Yesterday afternoon. Swishing my Erich Fend long black coat I hurry to get into a cab. I’m heading to the Romanian Embassy where I’m invited at a tea event. The specialists from Tante T tea shop downtown Copenhagen are invited to introduce a limited number of guests to various green teas. I look forward to the whole thing, as I’m a green tea drinker heavy style.

While the cab swiftly passes other cars, I fall into a reverie. The images of traffic lights blend with my imagination of Dean Hayduk’s psychoanalytic practice right there in the middle of Strandvejen, surrounded by posh villas owned by the rich. I try to imagine Hayduk at work. The reason why I think of this is because ‘hayduk’ in Romanian means highway robber. I’m trying to imagine Dean’s sense of humor and try to contrast it with that of his clients. I almost laugh, when the sheepishly looking cab driver stops the car by the side of the road near Hayduk’s office. I’m about to tell him, “this is not the ambassador’s residence,” when it flashes through my head that I must have mistakenly given him the wrong address – thus having suffered from a regular Freudian slip of the tongue. But no, the cab driver simply can’t find the destination. I point to his GPS on his board and ask him to put it on. “Ah well,” he says, and then he invents something that clearly is not going to help us. He wants to know whether I myself can’t give him more precise information on how to get to there.

At this point I’m experiencing a dejà-vu. I had just read about a similar situation in the latest issue of In magazine when the editor, Camilla Lindemann, in her lead article expressed major frustration with cab drivers that can’t put you where you want to be put without fussing. At this point I’m exasperated. I stick my hand in my purse with a fury, get out my own GPS gadget, put it on, and we’re back on the road again. I feel robbed, however. As the cabdriver keeps asking: “what’s it saying now?”, pointing to my GPS, and I go, “left”, I’m thinking that he’s has just managed to steal an interesting thought from me. I was in the middle of developing a theory that links the grammar of the unconscious with the urge to articulate ourselves in clichés whenever we dislike the fact that we like somebody.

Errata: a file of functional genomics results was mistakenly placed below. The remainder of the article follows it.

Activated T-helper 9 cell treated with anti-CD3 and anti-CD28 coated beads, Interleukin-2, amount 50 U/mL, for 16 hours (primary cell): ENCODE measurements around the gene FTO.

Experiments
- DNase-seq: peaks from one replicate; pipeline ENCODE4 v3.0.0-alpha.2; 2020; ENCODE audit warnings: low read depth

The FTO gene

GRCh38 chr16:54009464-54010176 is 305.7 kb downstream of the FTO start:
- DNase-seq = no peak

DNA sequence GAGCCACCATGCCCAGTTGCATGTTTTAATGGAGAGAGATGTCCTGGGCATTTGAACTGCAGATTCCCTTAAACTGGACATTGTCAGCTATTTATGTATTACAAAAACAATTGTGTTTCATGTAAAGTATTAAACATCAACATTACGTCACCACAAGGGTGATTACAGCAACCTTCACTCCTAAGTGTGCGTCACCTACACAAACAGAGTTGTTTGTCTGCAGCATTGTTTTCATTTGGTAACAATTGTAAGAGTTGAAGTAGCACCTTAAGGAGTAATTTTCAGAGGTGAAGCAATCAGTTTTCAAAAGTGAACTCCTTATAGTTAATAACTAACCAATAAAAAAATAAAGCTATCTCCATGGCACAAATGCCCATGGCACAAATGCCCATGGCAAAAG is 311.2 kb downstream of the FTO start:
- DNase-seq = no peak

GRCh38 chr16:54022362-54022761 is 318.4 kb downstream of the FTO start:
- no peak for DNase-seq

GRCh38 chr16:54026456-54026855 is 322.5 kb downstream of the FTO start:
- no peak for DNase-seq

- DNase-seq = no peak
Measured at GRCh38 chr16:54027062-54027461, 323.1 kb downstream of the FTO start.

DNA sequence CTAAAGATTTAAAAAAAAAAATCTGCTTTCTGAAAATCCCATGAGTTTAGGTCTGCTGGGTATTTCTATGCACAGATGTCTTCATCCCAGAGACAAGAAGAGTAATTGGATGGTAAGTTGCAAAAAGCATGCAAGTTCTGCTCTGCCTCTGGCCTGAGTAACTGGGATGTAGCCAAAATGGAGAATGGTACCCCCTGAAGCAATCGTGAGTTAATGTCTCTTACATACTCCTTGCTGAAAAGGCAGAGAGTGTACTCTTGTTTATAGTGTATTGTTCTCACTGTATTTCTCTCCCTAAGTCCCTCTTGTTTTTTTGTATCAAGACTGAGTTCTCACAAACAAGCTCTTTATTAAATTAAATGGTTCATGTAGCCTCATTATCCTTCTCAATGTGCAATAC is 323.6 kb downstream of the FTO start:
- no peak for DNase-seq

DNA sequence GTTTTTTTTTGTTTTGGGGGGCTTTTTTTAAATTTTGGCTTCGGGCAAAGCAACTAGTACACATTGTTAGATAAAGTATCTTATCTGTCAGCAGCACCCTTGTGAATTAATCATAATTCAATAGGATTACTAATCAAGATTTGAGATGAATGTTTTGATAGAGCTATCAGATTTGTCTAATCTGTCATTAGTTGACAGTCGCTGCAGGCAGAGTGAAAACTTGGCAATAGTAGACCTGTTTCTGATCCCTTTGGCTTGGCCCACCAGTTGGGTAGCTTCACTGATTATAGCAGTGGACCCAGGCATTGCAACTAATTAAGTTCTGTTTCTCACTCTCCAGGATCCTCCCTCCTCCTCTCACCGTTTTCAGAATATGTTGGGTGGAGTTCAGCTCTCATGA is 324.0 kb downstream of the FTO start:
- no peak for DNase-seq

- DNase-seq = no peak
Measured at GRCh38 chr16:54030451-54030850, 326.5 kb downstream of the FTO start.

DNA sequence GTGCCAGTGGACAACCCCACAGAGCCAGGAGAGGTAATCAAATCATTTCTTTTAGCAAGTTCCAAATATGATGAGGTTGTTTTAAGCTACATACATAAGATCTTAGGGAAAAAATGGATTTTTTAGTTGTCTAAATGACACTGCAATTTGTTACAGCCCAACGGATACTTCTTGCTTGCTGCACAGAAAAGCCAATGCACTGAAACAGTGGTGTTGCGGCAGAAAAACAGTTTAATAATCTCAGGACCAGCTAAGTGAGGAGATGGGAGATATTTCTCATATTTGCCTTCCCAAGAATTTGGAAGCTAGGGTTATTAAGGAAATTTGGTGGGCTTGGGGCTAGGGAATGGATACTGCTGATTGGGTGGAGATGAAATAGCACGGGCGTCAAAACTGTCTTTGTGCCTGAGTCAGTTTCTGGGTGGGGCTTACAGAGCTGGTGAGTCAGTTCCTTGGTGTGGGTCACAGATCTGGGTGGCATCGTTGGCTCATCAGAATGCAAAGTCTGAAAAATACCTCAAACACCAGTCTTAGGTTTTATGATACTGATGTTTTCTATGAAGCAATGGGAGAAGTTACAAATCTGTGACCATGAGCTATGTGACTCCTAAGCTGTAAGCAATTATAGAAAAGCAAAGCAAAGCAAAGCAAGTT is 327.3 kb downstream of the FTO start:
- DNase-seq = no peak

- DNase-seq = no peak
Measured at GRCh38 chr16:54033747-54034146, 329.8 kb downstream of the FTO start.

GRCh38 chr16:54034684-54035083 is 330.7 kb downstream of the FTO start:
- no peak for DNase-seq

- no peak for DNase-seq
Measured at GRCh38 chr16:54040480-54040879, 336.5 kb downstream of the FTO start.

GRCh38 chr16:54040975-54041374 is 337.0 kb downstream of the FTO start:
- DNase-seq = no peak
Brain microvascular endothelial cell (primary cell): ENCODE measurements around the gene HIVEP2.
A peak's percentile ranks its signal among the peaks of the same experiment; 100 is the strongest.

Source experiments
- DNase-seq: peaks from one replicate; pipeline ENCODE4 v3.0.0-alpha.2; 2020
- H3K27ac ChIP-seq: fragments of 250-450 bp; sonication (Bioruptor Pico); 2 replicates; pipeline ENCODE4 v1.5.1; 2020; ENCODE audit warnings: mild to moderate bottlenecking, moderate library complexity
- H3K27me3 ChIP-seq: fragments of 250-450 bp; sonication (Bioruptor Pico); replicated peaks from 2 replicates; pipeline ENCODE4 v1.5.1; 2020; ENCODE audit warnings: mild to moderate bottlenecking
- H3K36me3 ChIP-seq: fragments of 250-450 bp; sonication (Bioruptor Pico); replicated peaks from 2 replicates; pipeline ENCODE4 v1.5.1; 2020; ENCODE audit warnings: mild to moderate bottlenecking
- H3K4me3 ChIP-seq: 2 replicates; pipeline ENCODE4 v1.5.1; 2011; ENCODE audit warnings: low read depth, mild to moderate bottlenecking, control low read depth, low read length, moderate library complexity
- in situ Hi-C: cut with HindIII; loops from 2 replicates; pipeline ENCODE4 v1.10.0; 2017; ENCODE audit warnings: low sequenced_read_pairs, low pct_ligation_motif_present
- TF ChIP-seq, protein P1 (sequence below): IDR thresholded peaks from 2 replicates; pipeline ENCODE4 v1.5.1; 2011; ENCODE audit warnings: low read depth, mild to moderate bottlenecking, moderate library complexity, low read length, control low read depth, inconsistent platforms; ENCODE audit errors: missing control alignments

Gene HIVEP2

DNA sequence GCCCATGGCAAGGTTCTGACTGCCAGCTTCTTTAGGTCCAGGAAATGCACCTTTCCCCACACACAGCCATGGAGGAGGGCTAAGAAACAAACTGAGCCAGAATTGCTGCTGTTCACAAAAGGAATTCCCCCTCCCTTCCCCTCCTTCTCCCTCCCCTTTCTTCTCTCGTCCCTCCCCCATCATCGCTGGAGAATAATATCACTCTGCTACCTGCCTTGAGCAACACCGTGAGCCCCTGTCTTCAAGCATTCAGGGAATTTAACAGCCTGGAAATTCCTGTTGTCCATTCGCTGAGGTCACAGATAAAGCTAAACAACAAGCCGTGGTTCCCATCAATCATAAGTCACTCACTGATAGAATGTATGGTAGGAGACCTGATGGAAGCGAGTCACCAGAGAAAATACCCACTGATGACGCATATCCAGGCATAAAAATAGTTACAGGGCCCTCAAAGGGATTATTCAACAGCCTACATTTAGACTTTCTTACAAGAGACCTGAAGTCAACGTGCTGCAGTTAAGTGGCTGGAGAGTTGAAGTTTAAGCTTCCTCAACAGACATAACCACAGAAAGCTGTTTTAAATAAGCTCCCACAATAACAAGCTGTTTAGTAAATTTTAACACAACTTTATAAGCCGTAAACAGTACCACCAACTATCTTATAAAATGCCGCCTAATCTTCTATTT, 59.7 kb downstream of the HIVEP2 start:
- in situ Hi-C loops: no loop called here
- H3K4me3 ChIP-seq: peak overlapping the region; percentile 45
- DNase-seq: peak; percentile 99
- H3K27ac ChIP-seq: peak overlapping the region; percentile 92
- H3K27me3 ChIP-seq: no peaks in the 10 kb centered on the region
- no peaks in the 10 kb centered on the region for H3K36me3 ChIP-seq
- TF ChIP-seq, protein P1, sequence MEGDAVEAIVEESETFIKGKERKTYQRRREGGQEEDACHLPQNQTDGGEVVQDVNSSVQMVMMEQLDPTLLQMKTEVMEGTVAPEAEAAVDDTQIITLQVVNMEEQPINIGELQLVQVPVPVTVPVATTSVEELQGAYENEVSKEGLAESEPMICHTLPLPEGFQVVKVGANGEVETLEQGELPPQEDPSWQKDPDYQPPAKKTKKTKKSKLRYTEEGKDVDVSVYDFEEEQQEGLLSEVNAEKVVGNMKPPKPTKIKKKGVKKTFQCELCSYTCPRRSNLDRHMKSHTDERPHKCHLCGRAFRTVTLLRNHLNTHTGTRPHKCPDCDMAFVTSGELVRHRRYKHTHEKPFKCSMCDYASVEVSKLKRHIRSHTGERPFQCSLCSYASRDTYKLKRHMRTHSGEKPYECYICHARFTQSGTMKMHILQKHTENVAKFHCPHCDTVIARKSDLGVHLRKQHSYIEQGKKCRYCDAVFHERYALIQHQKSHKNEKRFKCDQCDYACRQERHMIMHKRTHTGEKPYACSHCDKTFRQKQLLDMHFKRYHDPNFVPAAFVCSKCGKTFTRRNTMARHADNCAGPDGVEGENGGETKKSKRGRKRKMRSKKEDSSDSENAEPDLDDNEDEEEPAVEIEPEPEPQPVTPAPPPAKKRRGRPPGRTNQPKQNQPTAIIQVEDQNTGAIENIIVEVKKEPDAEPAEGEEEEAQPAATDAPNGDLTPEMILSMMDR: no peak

I hit the embassy without a finished theory. I make a flamboyant entrance. Just as well, given my obscenely late arrival, which is also enhanced by my conscious act of heightening the effect of my impressive, almost baroque looking, and lavishly cut Erich Fend garment. I give the ambassador an affectionate kiss, great diplomatic French style, and take a seat next to the Czech ambassador. And then what do I do? An hour into the exquisite tea tasting – I’m of course high from having had my nose in various greens – I manage to offend the editor of the Danish publishing house Vandkunsten by suggesting that the Danish cartoon crisis was more about the Danes standing to lose a lot of money, rather than freedom of speech – I also say to him, “you know what, follow the money not the morals, if you want to know more.”